... thee the deadly teeth from the dragon's jaws for sowing, then watch for the time when the night is parted in twain, then bathe in the stream of the tireless river, and alone, apart from others, clad in dusky raiment, dig a rounded pit; and therein slay a ewe, and sacrifice it whole, heaping high the pyre on the very edge of the pit. And propitiate only-begotten Hecate, daughter of Perses, pouring from a goblet the hive-stored labour of bees. And then, when thou hast heedfully sought the ...
— The Argonautica • Apollonius Rhodius

... Through the mosses bare, They have planted thorn-trees, For pleasure here and there. Is any man so daring As dig them up in spite, He shall find their sharpest thorns In his ...
— Stories to Tell Children - Fifty-Four Stories With Some Suggestions For Telling • Sara Cone Bryant

... cut away the turf, and set to work eagerly to dig with two pieces of pot. The soil flew about their heads as they ...
— Pelle the Conqueror, Complete • Martin Andersen Nexo

... whisper. 'Am I in disgrace with you, too, Phoebe? Miss Fennimore says I have committed an awful breach of propriety; but really I could not leave you to the beating of the pitiless storm alone. I am afraid Malta's sagacity and little paws would hardly have sufficed to dig you out of a snowdrift before life was extinct. Are you greatly displeased with me, Phoebe?' And being by this time in the bedroom, she faced about, shut the door, and ...
— Hopes and Fears - scenes from the life of a spinster • Charlotte M. Yonge

... your postman, for I 'do admire' to be waited for, as they have it at the 'Widder's.' Of course, it's more or less of an expense—this morning, for instance, I had to dig up two cents to get one of your valuable manuscripts out of the clutches of an ...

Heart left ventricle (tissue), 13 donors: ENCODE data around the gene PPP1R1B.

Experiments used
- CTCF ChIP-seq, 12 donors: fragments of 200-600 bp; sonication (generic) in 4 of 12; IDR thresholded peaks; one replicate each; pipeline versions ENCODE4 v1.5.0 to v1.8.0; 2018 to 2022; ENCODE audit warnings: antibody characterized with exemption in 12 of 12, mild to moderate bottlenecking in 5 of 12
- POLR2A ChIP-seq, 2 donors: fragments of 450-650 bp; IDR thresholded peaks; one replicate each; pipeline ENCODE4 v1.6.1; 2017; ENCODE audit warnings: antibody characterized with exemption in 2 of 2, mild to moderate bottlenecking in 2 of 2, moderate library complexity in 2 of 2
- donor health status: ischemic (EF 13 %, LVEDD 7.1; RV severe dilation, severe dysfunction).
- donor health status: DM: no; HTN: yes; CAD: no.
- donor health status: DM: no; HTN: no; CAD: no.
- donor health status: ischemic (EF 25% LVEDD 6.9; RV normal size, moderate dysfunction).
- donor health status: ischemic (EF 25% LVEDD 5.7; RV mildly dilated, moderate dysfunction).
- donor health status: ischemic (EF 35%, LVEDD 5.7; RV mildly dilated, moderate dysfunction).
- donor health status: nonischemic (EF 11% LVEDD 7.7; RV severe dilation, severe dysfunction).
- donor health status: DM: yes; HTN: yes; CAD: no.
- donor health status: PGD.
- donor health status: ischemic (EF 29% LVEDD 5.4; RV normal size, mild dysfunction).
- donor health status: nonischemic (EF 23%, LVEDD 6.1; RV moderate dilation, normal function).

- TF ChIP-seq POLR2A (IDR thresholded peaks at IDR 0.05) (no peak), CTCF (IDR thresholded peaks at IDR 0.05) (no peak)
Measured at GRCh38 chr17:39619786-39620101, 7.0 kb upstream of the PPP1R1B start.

— Lavender and Old Lace • Myrtle Reed

... "... I don't dig them, Honey," he said, as if in recapitulation. "The Robert twin, f'r instance. 'You will not be unrewarded, moneywise.' Madison Avenue and Nineteenth ...
— Lease to Doomsday • Lee Archer

... roared Tom Fillot just in the nick of time; and, striking out fiercely with his dirk, Mark returned to his men and released poor Dance, who was one of the weakest, by giving his assailant a sharp dig with the steel. ...
— The Black Bar • George Manville Fenn

... along refused to dig little wells near the banks of the Platte, as many others did; for we had soon learned that the water obtained was strongly charged with alkali, while the river water was comparatively pure, except for the sediment, so fine as seemingly to be ...
— Ox-Team Days on the Oregon Trail • Ezra Meeker

... bare rock, narrow, and white, and bare; No food was there, no drink, no grass, no shade, No tree, nor jutting eminence, nor form Inanimate large as the body of man, Nor any living thing whose lot of life Might stretch beyond the measure of one moon. To dig for water on the spot, the Captain Landed with a small troop, myself being one: There I reproached him with his treachery. Imperious at all times, his temper rose; He struck me; and that instant had I ...
— The Poetical Works of William Wordsworth - Volume 1 of 8 • Edited by William Knight

... upon the most legitimate instance, may venture, in the presence of the dangerous McGregor, the slightest criticism of the British Army or of anything remotely appertaining thereto. He will not even permit a sly dig, in a ...